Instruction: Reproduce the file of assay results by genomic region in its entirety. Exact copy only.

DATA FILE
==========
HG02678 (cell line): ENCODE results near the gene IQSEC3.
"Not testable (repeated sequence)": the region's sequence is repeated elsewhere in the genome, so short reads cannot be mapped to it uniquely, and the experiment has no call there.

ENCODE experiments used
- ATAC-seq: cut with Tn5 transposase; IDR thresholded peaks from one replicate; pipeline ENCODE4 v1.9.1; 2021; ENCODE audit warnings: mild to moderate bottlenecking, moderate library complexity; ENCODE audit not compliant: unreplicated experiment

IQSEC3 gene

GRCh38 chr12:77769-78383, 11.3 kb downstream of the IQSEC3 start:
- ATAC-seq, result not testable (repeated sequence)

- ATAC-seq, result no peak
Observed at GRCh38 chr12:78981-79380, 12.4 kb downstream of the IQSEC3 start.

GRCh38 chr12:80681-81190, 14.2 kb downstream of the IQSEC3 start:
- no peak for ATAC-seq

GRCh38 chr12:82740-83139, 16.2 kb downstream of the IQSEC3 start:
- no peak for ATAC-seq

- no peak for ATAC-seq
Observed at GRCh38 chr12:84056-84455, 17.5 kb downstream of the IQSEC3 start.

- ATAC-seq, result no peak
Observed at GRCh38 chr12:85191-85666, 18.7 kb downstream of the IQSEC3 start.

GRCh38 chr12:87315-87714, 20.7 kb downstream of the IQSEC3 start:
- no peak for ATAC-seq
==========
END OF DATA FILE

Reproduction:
HG02678 (cell line): ENCODE results near the gene IQSEC3.
"Not testable (repeated sequence)": the region's sequence is repeated elsewhere in the genome, so short reads cannot be mapped to it uniquely, and the experiment has no call there.

ENCODE experiments used
- ATAC-seq: cut with Tn5 transposase; IDR thresholded peaks from one replicate; pipeline ENCODE4 v1.9.1; 2021; ENCODE audit warnings: mild to moderate bottlenecking, moderate library complexity; ENCODE audit not compliant: unreplicated experiment

IQSEC3 gene

GRCh38 chr12:77769-78383, 11.3 kb downstream of the IQSEC3 start:
- ATAC-seq, result not testable (repeated sequence)

- ATAC-seq, result no peak
Observed at GRCh38 chr12:78981-79380, 12.4 kb downstream of the IQSEC3 start.

GRCh38 chr12:80681-81190, 14.2 kb downstream of the IQSEC3 start:
- no peak for ATAC-seq

GRCh38 chr12:82740-83139, 16.2 kb downstream of the IQSEC3 start:
- no peak for ATAC-seq

- no peak for ATAC-seq
Observed at GRCh38 chr12:84056-84455, 17.5 kb downstream of the IQSEC3 start.

- ATAC-seq, result no peak
Observed at GRCh38 chr12:85191-85666, 18.7 kb downstream of the IQSEC3 start.

GRCh38 chr12:87315-87714, 20.7 kb downstream of the IQSEC3 start:
- no peak for ATAC-seq